Shop Tested: Sharpening Stones
Sharpening stones remain our tried-and-true favorite sharpening medium for most hand-tool blades. They're easy to use, require only human power, and sell for reasonable prices. But how do you know which stones to choose? We tested a variety of waterstones, ceramic waterstones, and diamond stones—11 sets ranging from 125-grit to 8,000 (more than two dozen stones in all)—to find the best fit for you. We flattened the stones that needed it, then sharpened chisels and plane irons, measuring the time it took for each as well as how much these stones dished out.
Above: To ensure accurate, consistent results, we tested the stones using identical plane irons, always held in honing guides. See our review of several honing guides.
Waterstones: Effective and Affordable
▪ Waterstones typically consist of abrasive aluminum-oxide or silicon-carbide particles mixed with a binder that is heated and pressed into a rectangular block. The waterstones we tested cut slower than diamond stones, but about the same as ceramic waterstones.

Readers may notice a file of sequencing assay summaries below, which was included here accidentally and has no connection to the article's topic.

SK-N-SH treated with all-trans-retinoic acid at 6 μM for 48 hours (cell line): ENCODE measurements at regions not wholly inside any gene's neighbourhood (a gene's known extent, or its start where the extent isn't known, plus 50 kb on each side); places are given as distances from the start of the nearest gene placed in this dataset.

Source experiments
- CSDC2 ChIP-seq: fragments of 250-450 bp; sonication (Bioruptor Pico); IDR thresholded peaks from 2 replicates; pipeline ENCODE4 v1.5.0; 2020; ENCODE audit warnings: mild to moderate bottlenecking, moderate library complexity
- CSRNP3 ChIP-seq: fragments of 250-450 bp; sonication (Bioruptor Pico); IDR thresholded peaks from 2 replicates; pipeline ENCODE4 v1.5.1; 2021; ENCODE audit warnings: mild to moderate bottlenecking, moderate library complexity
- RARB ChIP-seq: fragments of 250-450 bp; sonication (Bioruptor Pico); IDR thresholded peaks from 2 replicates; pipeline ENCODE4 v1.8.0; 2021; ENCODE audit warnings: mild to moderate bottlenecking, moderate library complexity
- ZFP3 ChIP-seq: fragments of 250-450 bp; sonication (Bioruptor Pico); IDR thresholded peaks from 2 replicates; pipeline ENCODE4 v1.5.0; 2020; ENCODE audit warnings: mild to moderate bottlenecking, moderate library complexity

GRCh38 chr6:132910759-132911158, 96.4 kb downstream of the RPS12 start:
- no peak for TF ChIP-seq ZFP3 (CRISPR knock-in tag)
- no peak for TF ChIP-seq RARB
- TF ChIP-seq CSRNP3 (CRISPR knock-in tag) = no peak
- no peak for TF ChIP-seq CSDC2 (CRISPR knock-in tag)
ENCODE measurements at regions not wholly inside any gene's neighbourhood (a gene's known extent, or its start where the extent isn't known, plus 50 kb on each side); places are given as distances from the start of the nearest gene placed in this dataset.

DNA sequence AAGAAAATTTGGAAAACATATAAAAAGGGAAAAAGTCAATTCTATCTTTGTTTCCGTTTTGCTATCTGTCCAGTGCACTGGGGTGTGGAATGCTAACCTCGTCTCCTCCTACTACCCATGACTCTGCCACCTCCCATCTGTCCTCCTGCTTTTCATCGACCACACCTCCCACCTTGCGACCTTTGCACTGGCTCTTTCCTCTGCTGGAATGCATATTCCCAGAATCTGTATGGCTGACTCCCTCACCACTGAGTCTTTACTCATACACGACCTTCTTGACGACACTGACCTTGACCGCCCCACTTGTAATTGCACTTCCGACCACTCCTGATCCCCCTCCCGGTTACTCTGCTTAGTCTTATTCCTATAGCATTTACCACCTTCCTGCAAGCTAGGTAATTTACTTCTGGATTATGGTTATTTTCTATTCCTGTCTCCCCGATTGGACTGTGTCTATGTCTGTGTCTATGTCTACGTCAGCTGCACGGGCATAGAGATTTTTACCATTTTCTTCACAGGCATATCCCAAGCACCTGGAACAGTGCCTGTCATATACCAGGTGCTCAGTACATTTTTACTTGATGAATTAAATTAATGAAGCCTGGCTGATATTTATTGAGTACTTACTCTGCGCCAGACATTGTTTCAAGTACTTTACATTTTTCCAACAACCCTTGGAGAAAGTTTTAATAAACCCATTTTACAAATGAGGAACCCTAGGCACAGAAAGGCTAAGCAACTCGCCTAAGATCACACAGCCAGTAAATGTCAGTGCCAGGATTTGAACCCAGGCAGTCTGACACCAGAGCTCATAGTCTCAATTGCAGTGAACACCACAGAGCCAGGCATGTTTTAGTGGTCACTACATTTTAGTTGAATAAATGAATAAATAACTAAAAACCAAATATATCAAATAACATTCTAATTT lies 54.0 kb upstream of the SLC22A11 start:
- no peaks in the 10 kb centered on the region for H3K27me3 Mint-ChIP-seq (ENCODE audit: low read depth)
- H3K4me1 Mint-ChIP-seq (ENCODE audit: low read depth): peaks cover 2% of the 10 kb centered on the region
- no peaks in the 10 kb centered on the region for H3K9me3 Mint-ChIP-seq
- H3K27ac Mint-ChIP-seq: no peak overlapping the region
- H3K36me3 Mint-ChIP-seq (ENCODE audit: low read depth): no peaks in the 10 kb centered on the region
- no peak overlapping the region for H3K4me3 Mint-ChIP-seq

▪ Waterstones wear quickly, exposing fresh grit to cut the steel. But because they're softer, they also flatten more easily than other stones. (See examples of fast- and slow-wearing stones lower.)
▪ Waterstores are the most affordable option. Two-sided stones, above, save even more.
▪ Waterstones must soak for at least 15 minutes before use, a delay not required by other types we tested. Allowing wet stones to freeze or letting fine-grit stones (4,000 and up) soak long-term can cause them to break apart.
▪ Periodically dribble a little water on the stone during use to help it cut better and clear the slurry, known as swarf. These stones tend to be the messiest.
Ceramics: less water, less wear
▪ Ceramic waterstones use similar ceramic particles, but are heated to a higher temperature than waterstones. We found that ceramics sharpen at about the same rate as most waterstones, lower, but wear at a much slower rate. Although you can find these as solid stones, most are bonded onto a glass or aluminum substrate to reduce the amount of ceramic material (to lower the price) and maintain flatness. Substrates do leave the backs of the stones slick, so plan to use a holder or grippy mat when sharpening.
▪ Ceramic stones sell for about 50 percent more than comparable waterstones, and some cost the same as diamond stones.
▪ Ceramics are ready to use immediately. Instead of soaking them in a water bath, just sprinkle or spray water onto them during use, as shown above.